Report: MSFT Knew Xbox 360 Scratches Discs

The dreaded “Red Ring of Death” is the most well-known and publicized system error for the Xbox 360. One lesser known, but still common enough defect is the Xbox 360’s nasty habit of scratching discs while inside the console, creating another undesirable type of ring of death.

According to a blog post on the Seattle P-I, Microsoft was supposedly aware of this hardware fault even before the system’s launch in November 2005. This was uncovered in newly unsealed documents (PDF) with declarations of Microsoft employees.

A Microsoft program manager was quoted in the declaration saying, "This is ... information that we as a team, optical disc drive team, knew about. When we first discovered the problem in September or October (2005), when we got a first report of disc movement, we knew this is what’s causing the problem."

The big issue was that the Xbox 360 would scratch discs if the console was moved with a disc spinning inside. Microsoft allegedly knew about the issues and considered three possible solutions, but none of which were put into place.

Microsoft has faced several lawsuits, the most recent one earlier this month, for scratched discs. More than 55,000 complaints are on file regarding the disc scratching issue, according to the P-I’s inspection of the motion.

Marcus Yam is a technology evangelist for Intel Corporation, the latest in a long line of tech-focused roles spanning a more than 20-year career in the industry. As Executive Editor, News on Tom's Guide and Tom's Hardware, Marcus was responsible for shaping the sites' news output, and he also spent a period as Editor of Outdoors & Sports at Digital Trends.

  • Mind you, there's a big sticker on the drive tray telling you to not move the console while it is powered and there is a disc in the tray.

    This just in folks: Architects have known for years that people could jump off of taller buildings and die!
  • blackwidow_rsa
    let someone move his ps3 or wii and this won't happen. ms shouldve solved it
  • TheFace
    I have had my 360 scratch discs without me moving it at all. Both the horizontal position and the vertical position will do this. Also the 'chugging' problem on startup or whenever a lot of loading is required. Now that I can install a game to my HDD I have done so on the games that I play most.
  • that_aznpride101
    There have been complaints that people's discs still got scratched even when the console has NOT been moved.
  • I've noticed this problem in my Wii actually... it was set horizontally, and i noticed that when my sister lifted it up rather gently while a game was playing to get a magazine underneath it, it scratched my game rather badly. I was very disappointed, as I didn't think the console would be that sensitive to movement. Luckily the game still plays though.
  • michaelzehr
    According to another article I read this could have been fixed by 50 cent pads, but MS decided that was too expensive. Based on that I imagine this will come down to whether MS used common engineering practices in their drives. If this is a common problem in consoles I would think MS would be ok; if the damage is from cutting corners that most manufactures don't, they could have problems. We'll find out in a couple years I suppose.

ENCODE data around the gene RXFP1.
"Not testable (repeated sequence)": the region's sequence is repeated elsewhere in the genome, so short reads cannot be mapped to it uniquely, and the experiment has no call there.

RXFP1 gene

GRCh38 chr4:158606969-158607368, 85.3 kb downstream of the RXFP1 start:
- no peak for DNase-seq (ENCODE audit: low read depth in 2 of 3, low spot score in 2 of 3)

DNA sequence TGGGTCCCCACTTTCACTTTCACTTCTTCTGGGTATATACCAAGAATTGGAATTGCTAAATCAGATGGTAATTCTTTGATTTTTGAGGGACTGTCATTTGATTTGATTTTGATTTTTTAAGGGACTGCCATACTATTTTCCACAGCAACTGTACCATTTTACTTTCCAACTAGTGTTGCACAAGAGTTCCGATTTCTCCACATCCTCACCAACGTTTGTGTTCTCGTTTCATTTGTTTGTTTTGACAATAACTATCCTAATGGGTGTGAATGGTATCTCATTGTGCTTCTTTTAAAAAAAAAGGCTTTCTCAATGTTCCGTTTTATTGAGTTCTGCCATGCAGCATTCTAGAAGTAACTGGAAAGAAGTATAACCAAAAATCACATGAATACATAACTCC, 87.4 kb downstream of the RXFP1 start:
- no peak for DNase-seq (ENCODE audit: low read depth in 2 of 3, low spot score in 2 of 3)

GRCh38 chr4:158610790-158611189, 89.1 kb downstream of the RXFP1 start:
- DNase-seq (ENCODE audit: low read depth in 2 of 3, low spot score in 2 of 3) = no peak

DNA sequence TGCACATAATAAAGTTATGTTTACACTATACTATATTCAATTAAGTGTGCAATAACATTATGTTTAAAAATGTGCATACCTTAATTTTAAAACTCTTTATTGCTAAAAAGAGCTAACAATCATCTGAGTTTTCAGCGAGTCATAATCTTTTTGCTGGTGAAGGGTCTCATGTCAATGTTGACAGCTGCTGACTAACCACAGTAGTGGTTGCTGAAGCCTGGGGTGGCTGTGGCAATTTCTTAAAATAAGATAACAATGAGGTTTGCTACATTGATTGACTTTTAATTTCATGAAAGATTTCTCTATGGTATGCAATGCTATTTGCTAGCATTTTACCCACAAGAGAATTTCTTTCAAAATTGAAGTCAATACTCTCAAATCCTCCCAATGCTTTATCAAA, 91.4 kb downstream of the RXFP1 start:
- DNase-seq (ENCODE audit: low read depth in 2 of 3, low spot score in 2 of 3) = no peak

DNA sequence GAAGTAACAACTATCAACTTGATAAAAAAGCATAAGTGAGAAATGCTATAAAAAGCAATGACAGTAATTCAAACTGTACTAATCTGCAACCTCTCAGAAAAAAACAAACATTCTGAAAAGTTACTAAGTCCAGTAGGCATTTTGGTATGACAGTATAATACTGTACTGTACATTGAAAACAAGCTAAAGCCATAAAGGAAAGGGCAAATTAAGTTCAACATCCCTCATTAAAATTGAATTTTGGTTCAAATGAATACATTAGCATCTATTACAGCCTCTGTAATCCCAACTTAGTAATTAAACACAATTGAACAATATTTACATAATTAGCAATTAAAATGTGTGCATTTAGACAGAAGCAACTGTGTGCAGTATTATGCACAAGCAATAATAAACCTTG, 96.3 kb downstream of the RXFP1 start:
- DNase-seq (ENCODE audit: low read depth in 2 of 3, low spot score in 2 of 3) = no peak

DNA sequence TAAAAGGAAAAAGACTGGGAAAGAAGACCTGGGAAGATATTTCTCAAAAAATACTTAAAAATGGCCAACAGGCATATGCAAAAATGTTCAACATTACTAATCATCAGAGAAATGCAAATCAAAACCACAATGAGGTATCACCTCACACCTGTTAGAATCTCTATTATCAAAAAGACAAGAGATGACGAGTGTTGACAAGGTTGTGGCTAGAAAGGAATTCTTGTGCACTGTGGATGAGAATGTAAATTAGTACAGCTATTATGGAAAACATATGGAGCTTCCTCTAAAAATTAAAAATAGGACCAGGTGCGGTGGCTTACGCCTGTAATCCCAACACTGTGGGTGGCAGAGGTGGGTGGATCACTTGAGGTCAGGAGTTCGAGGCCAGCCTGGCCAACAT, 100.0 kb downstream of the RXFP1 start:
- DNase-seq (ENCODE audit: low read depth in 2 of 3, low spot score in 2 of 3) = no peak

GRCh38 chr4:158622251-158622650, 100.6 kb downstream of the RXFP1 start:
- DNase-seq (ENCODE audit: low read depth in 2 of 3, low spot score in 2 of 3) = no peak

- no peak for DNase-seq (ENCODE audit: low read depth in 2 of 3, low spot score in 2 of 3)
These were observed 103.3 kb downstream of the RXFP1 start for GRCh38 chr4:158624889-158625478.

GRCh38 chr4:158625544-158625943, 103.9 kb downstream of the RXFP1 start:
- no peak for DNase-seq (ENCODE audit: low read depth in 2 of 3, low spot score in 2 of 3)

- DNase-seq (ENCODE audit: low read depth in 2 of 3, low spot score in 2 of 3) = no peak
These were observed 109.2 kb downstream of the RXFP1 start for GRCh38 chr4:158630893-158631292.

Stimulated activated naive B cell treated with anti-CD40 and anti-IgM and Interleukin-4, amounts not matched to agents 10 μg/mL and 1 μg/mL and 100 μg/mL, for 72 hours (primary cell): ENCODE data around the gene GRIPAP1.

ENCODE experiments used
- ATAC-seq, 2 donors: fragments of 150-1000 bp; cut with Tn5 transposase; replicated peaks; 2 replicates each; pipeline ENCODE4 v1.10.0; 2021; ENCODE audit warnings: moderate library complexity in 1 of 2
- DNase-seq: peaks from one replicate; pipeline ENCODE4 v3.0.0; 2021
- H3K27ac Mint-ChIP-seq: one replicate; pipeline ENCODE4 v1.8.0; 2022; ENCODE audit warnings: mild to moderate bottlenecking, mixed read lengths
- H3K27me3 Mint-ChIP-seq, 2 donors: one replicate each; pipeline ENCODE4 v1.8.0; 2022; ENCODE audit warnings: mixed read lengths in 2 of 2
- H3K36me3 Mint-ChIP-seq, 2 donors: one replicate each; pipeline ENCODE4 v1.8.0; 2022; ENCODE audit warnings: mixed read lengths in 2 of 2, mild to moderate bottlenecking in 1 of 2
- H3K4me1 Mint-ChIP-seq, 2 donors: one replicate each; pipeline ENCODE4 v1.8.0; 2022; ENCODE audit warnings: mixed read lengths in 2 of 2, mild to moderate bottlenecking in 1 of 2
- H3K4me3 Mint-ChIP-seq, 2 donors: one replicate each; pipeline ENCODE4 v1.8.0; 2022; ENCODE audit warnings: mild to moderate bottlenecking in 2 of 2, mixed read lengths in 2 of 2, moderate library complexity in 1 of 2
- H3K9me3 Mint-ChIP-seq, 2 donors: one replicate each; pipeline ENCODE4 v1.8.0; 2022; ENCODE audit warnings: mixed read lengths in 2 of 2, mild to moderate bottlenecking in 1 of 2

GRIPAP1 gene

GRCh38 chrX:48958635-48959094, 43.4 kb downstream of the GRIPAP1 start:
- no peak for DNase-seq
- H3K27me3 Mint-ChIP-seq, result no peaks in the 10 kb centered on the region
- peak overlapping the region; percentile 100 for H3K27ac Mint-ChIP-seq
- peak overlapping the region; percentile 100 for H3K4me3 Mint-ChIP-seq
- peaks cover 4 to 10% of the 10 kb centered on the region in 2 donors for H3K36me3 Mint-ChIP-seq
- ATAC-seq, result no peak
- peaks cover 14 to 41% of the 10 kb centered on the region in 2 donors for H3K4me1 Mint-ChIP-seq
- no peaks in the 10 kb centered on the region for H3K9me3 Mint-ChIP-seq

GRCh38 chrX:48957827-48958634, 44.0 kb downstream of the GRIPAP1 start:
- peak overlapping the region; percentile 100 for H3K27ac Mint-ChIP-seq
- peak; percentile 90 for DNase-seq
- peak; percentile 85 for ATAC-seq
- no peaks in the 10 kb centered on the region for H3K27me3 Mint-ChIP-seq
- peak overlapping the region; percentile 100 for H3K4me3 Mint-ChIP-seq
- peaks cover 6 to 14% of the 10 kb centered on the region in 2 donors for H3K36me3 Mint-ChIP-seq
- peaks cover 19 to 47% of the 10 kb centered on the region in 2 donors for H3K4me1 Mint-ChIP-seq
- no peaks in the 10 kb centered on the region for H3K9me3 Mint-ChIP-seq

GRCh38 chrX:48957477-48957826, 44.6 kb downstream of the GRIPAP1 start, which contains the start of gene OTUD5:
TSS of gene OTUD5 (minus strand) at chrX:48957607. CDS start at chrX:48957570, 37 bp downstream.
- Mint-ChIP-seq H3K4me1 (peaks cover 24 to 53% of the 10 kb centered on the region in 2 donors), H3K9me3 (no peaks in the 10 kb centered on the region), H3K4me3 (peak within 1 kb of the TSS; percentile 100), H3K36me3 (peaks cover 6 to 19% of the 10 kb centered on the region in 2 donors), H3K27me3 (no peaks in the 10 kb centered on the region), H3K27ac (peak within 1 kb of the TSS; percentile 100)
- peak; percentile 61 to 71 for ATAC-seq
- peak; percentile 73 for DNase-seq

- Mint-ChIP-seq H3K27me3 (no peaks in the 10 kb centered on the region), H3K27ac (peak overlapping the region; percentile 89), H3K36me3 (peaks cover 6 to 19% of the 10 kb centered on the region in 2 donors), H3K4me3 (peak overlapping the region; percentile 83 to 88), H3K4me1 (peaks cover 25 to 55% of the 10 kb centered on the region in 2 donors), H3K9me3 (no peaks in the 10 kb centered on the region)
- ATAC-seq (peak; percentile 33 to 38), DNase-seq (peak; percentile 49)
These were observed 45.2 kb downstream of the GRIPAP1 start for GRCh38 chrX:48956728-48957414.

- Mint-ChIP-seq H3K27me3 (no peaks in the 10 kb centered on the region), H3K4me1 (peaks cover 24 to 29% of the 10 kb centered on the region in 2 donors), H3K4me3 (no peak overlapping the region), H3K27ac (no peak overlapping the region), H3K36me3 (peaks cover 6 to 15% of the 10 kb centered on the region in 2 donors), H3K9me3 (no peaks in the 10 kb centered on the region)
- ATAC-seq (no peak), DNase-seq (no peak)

• when the optical disc is spinning very fast in a very tight space, it can easily damage the disc or the drive if you move it suddenly. Try this, holding a bicycle front wheel with both hands and have a friend spin the wheel. Try to change the wheel direction, you will have a good feel that there is an opposing force pushing in different direction then where you try to go.

    Same here in the optical driver. It is simple clam by a small round disk to hold the game cd in place. If you move the console, the force will apply on the game cd and cause it to off balance and the laser reader will try to compensate by moving front or back or focusing closer to the CD, then it start to scratch the CD and the lens. I have seen some "laser reading head" doing the height adjustment when it is having problem to reading the disc. Also some laser head is simply floating in the glove position on the moving arm. This is the worst one.

    Also bewared of CD quality that is too thin, it gets deforms easily. Or the head need to do more work to read.
  • Tekkamanraiden
    $.50 multiplied by 22 million units sold is $11,000,000. That's a lot of money saved. Granted yes I would have rather they spend the $.50 to completely prevent the possibility of scratching the disc. Still common sense would suggest moving something electronic with moving parts while its on is at best unwise and at worse completely stupid.
  • the last resort
    kinda off topic, but my PS2 ruined my NFS Most Wanted Black Edition because the laser was out of alignment. I had sent it in several times before, until they refused to fix it for free anymore so I started fixing it myself. What would happen is the laser would try to focus by moving up and down. However, it was so far out of position that when it moved the laser closer to the disc, the lens scraped the disc, actually shredding plastic into the drive, which I found later when I opened it up to fix it again.
  • zodiacfml
    same thing happening to all discs of my old xbox and never had moved the console when its powered on.